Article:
Walking into the shop on Warren Street feels like entering a distilled version of Hudson, full of beauty and quirky charm. The space is minimalist, yet warm, with white walls and sunlight streaming in. Vibrant fresh flowers from Tiny Hearts Farm in Copake give the store a burst of color. A long white counter serves prepared foods and baked treats, and a well-stocked cheese case beckons in the back of the cozy store. The focus is clear here — high-quality, delicious ingredients, especially those sourced locally.
Arding and Talbott felt immediately at home in their new town. “There’s a very real element to Hudson,” says Arding. “It has blue collar roots and was founded on whaling, prostitution and bootlegging. It’s really fun and lively.” Many New Yorkers and Bostonians choose the area for second homes, and plenty of neighbors live in Hudson full-time.
Dividing the Duties
At the shop, Talbott oversees the production and lineup of freshly-prepared salads, sandwiches and baked goods, which change daily depending on what’s available seasonally. When I visit, puffy focaccia, crusty baguettes, cloud-like meringues and ginger cakes drizzled with lemon icing and crystallized ginger make my mouth water. There are tiny breakfast sandwiches that fit in my palm as well as abundant salads with greens and grains. Talbott & Arding also caters parties, weddings and events. Recently, the shop made its first cheese wedding ‘cake,’ assembled with wheels of cheese that was simply, yet beautifully, decorated. When I chatted with Talbott, winter was approaching and she was making a big batch of chicken bouillon with ginger and star anise, a perfect defense against the impending cold. “The menu is all about sourcing from local farms,” explains Talbott. “We have beautiful local produce and meat. We try to make the kind of food people will want to eat every day.”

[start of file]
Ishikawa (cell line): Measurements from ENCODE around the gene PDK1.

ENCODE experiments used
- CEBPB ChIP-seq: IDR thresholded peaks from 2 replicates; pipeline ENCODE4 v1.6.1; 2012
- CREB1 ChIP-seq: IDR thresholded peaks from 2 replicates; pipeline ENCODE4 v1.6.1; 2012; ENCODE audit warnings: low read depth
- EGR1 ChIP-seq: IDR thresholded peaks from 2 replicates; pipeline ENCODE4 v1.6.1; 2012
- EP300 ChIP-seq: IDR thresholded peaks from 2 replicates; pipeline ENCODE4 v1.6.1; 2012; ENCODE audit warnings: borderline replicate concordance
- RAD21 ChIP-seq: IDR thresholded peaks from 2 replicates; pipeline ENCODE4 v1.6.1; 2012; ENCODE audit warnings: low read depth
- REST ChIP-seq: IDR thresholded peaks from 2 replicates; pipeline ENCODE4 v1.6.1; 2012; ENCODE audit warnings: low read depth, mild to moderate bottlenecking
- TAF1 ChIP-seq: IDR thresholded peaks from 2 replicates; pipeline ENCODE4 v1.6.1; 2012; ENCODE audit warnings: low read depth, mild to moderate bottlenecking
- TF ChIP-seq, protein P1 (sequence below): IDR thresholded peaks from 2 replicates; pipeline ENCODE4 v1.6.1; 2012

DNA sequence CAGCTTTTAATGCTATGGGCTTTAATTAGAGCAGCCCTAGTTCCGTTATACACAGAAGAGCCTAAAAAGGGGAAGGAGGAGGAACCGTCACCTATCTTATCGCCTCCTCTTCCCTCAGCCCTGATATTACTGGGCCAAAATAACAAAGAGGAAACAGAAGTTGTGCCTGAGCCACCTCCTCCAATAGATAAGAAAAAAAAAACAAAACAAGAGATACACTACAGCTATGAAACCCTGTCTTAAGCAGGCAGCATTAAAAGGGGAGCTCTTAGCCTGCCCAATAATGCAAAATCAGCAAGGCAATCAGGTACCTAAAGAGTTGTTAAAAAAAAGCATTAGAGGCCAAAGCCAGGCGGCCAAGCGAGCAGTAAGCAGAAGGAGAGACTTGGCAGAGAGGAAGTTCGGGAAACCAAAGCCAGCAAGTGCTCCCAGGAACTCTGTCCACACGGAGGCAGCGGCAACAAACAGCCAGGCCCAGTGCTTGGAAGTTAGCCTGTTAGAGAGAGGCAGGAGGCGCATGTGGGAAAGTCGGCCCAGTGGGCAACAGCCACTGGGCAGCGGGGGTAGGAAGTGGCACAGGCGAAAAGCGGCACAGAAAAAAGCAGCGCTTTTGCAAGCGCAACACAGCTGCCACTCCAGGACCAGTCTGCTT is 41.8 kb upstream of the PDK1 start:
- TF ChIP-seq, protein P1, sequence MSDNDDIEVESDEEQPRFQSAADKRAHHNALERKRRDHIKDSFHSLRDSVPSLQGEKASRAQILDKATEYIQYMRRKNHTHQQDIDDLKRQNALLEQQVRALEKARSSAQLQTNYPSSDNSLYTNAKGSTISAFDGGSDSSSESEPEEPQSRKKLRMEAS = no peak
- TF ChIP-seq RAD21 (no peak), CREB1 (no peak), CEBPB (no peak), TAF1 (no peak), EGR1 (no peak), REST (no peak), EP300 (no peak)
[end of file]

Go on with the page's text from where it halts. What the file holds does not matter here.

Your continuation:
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Talbott makes the most of every part of an animal. “We use everything,” she says. And she has plenty of other projects going, including brining local turkey, making a batch of Porchetta and duck confit. The pair also crafts house-branded products by canning and preserving meat, fruit and veggies and sells the beautiful jars both wholesale at the shop and online — think rich duck rilletes and pickled spring ramps. Plum and apple chutney and sour cherry preserves are packed with flavor and make excellent accompaniments to the various cheeses. The caraway rye crackers are quite addictive, so be warned. The store also offers seasonal items, like traditional British Christmas pudding.
At Talbott & Arding, “everything goes together — you can get a beautiful piece of cheese and a gorgeous salad,” explains Talbott. A beautiful piece of cheese indeed. At the small shop, every product gets carefully selected and cared for, including the 40 to 60 cheeses that Arding curates, many of which hail from the Northeast. Some favorites include Meadowood Farms Ledyard, made by Veronica Pedraza, a longtime friend of Arding and Talbott who resides in nearby Madison County, NY. Ledyard is a soft-ripened cheese made from the East Friesian sheep raised on lush pastures at Meadowood. The bundles of buttery cheese are wrapped in grape leaves that have been soaked in Empire Brewing Co.’s Deep Purple, a wheat beer infused with Concord grapes. Dutch Knuckle is another stunner. It’s made from the raw milk of Brown Swiss cows at Sugar House Creamery in the Adirondacks and aged to coax out layers of complex flavor, full of meaty, herbal and grassy notes.
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It is obvious that Talbott and Arding don’t do things half-way. “We’ve always thrown ourselves into whatever we’ve done with a lot of gusto,” says Arding. At their shop, it really shows.
Opening and running a store — plus wholesale business, catering business and kitchen — is not for the faint of heart. “We put in very long hours because we care deeply about everything we do,” explains Talbott. There are long days, and plenty of boring work that accompanies the more inspiring tasks. But Arding loves “being back in the trenches and getting my hands dirty.” Plus, “being able to work alongside and help encourage and empower young staff, see them get excited about cheese or cooking” is incredibly rewarding, she says.
“I love seeing customers’ faces when they come in the store,” says Arding. “I love playing a small part in helping them get access to delicious food. We’ve received an enormous amount of support from the community. It’s been a wonderful experience.” And it is only the beginning for Talbott & Arding.